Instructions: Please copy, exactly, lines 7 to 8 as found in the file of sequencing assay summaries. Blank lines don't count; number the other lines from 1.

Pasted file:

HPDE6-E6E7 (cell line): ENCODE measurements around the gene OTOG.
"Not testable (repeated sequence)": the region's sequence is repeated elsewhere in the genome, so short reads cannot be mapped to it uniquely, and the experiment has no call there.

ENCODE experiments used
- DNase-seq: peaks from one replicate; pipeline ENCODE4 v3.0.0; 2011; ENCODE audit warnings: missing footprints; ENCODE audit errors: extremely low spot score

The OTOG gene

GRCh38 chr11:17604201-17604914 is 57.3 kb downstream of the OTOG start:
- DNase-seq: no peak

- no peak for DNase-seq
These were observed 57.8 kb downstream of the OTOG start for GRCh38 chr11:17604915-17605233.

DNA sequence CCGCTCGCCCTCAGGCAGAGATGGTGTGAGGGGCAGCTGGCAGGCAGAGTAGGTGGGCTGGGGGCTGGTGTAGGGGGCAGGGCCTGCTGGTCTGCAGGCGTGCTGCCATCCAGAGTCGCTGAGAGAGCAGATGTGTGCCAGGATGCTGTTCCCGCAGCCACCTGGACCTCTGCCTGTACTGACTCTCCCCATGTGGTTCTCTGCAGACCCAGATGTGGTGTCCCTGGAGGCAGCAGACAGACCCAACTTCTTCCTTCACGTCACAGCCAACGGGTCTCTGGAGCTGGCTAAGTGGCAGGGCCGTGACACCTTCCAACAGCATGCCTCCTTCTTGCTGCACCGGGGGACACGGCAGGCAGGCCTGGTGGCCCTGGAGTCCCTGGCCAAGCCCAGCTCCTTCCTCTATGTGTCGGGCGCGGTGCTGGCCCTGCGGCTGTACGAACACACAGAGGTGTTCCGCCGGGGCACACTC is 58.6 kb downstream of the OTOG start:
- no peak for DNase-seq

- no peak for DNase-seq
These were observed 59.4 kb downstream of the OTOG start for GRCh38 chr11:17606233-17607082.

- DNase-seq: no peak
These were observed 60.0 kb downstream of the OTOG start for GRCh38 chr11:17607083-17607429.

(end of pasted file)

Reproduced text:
- DNase-seq: no peak

- no peak for DNase-seq